I have this friend. I’ll just call her Nik, though that’s not her real name. She writes fanfic, or at least she used to. Now she just writes for her work, and says that most of the time it’s incredibly boring. I don’t know why she doesn’t write fanfic anymore, she says she just can’t find anything to say. And maybe that’s because while she was writing it, she was so brilliant, she burned herself out. She was the kind of writer I aspired to be, and in fact, we had a kind of synergy going, and she says I inspired her as well, because she would write something and then I would riff off of that, and then she would riff, and the whole thing was so electric and bright, it’s a wonder we didn’t burn ourselves to ash.

She had such power over the language, such command, that when she would write, phrases would get stuck in my mind like flies in a jar, and I would ruminate over them, trying to break them apart to see what made them tick. For example, I’ll give you the following excerpt from a story she wrote called “Trial by Fire,” which is the story of a young man pressed to his limits by a promise that he made to his boss. (Or, rather, a deal he made.) This particular bit is of him washing up in his miserable little room before he goes to bed. Here is the excerpt, it’s not too long:

“The water in the basin steamed like a soup pot coming to a boil. Not because the water was so very hot, but because the room was so dreadfully cold.

Willie put the kettle back on the hearthstones where the faint circle of heat radiating from the coals would keep it simmering. he dropped a clean washcloth into the basin, added a sprinkling of shredded soap, and only then paused to peel off his sweater in jerky, shivery movements, like a locust shedding the last of its brittle summer skin.

Even sitting this close to the fire, it was impossible to stay comfortably warm in this meat locker of a room. His front roasted while his backside froze. But there was no way he was going to bed with a day’s worth of sweat and wood chips sticking to him. Sleeping cold was bad enough. Sleeping cold and dirty was nothing short of miserable.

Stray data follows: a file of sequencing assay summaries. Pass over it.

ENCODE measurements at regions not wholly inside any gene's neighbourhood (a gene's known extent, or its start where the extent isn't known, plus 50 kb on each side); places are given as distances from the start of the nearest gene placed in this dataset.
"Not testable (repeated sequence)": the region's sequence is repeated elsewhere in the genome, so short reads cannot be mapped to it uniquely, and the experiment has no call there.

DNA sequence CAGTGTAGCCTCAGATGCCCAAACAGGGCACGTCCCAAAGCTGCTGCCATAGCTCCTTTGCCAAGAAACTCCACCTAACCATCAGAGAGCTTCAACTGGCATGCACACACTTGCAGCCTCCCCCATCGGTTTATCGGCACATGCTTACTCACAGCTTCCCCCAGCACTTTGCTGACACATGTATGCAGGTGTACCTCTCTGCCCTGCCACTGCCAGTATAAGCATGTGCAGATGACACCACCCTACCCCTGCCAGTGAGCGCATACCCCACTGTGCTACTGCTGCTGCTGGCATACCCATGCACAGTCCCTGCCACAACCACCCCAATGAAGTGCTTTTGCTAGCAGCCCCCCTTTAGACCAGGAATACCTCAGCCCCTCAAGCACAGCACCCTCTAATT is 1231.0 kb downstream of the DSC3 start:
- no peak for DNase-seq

It was snowing again, and miniature drifts were piling up along the window ledge to press against the windowpanes like the pallid cheeks of frosty ghosts begging to be let in. Fridgit gusts of wind swirled down the chimney to spin drifts of ash across the rust-flecked grate. The hardwood floor creaked with the particles of ice that were swelling in its dampest fissures beneath the perpetually leaky window.”

The phrase that GOT me rather hard was the one about the ghosts. “… to press against the windowpanes like the pallid cheeks of frosty ghosts begging to be let in.” I tell you, I cannot, to this day, see a drift of snow and not think of frosty ghosts and their pallid cheeks. Sometimes I even go as far as to put the whole sentence in a word doc, to print it up and stick it by my computer. It’s a simile, right, in that one thing is like another, but it’s so apt and so visual, that I’m stunned by it. I’ve never in my life written anything that evocative. And what did she do here, besides simply connecting two things that were white and cold? I want to stomp around in frustration, and in fact, sometimes I do.

I think it’s because I’m not a simile user by nature, because they seem a little forced to me. Like reaching really hard to connect two things using a bridge of “like” or “as,” when to me the structure there, the connection, should be invisible. For example, I tend to describe things with adjectvies, like “icy ribs,” or “scrubby lawn,” or “tired boy.” Or I’ll use participles, as in “simmering fury,” or “whistling belt,” or “creeping air.” My “glances flick” and “blood pools,”  and “air whistles” but they don’t flick or pool or whistle like anything, which distresses me, especially when I think of how Nik would say it. It might be vivid the way I do it, but not AS vivid, if you’ll pardon the punnish comparison.

But then Nik stopped writing fanfic and I thought that for a while, I had a chance of catching up and figuring it out. However, without her writing continually coming at me like a well-aimed bullet, I forgot about the simile issue. (And maybe it’s also because so many similes are cliches, that I avoided them like the plague. Hmmmm.)